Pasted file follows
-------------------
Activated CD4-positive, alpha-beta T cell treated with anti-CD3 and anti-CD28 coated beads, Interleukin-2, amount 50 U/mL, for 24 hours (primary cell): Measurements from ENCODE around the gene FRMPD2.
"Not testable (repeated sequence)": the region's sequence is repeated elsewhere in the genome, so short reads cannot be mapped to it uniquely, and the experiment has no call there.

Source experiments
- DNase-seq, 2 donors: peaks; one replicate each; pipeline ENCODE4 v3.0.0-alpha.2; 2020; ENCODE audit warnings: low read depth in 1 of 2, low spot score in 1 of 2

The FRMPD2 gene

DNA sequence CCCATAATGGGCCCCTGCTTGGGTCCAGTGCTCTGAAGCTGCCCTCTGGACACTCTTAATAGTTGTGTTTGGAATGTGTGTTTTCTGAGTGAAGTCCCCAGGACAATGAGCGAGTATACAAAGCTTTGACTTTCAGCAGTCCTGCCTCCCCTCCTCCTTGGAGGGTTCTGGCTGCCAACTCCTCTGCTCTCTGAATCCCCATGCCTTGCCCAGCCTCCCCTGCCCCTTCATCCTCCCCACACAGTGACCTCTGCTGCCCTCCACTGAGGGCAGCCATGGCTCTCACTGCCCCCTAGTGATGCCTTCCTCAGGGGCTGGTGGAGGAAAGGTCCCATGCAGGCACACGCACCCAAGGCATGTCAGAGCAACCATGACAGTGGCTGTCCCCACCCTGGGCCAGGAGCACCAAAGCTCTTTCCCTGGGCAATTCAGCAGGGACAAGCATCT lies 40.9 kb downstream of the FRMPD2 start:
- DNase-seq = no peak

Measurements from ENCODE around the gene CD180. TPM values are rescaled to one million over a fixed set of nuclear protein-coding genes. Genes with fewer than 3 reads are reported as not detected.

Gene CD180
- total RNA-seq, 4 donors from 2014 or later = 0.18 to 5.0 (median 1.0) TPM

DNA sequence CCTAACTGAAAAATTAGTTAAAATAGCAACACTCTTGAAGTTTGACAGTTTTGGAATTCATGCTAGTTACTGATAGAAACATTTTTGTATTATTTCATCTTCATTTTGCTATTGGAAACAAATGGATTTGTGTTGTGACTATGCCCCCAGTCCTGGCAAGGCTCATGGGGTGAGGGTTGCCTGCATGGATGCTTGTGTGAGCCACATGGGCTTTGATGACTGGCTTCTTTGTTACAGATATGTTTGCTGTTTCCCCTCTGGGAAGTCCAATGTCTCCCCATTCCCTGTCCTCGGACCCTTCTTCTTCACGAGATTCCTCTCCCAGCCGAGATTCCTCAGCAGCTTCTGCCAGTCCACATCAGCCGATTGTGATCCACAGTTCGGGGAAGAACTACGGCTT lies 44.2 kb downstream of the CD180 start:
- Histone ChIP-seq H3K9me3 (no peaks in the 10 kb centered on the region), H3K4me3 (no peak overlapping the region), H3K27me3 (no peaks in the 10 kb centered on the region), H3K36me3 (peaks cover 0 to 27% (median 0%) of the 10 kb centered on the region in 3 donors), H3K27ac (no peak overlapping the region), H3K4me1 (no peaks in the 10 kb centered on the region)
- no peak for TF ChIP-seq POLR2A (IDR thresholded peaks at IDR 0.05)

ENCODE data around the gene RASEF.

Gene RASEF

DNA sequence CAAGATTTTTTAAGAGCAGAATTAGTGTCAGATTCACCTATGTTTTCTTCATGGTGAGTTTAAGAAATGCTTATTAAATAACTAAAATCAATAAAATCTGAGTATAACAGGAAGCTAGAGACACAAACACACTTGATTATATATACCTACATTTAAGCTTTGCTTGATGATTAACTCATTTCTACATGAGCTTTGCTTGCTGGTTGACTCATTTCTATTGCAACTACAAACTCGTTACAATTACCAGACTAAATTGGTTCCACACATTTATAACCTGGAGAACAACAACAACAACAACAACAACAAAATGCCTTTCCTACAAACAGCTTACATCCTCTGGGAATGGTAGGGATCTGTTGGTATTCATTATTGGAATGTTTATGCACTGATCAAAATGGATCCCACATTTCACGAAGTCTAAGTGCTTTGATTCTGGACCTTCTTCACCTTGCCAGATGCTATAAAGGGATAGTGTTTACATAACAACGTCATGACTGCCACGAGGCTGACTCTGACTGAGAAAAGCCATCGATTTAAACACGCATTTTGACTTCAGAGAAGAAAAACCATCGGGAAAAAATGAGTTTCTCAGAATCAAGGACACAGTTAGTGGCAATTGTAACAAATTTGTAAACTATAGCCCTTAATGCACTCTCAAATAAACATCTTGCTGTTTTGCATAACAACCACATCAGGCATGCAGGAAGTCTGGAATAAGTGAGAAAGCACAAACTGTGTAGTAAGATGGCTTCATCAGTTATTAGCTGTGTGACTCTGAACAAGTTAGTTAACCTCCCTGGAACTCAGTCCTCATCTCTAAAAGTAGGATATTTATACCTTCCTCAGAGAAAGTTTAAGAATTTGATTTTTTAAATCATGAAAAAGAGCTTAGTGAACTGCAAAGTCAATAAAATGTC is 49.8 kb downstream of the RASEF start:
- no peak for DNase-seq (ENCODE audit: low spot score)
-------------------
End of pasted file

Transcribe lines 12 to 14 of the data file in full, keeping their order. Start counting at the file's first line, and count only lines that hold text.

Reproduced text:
- Histone ChIP-seq H3K9me3 (no peaks in the 10 kb centered on the region), H3K4me3 (no peak overlapping the region), H3K27me3 (no peaks in the 10 kb centered on the region), H3K36me3 (peaks cover 0 to 27% (median 0%) of the 10 kb centered on the region in 3 donors), H3K27ac (no peak overlapping the region), H3K4me1 (no peaks in the 10 kb centered on the region)
- no peak for TF ChIP-seq POLR2A (IDR thresholded peaks at IDR 0.05)

ENCODE data around the gene RASEF.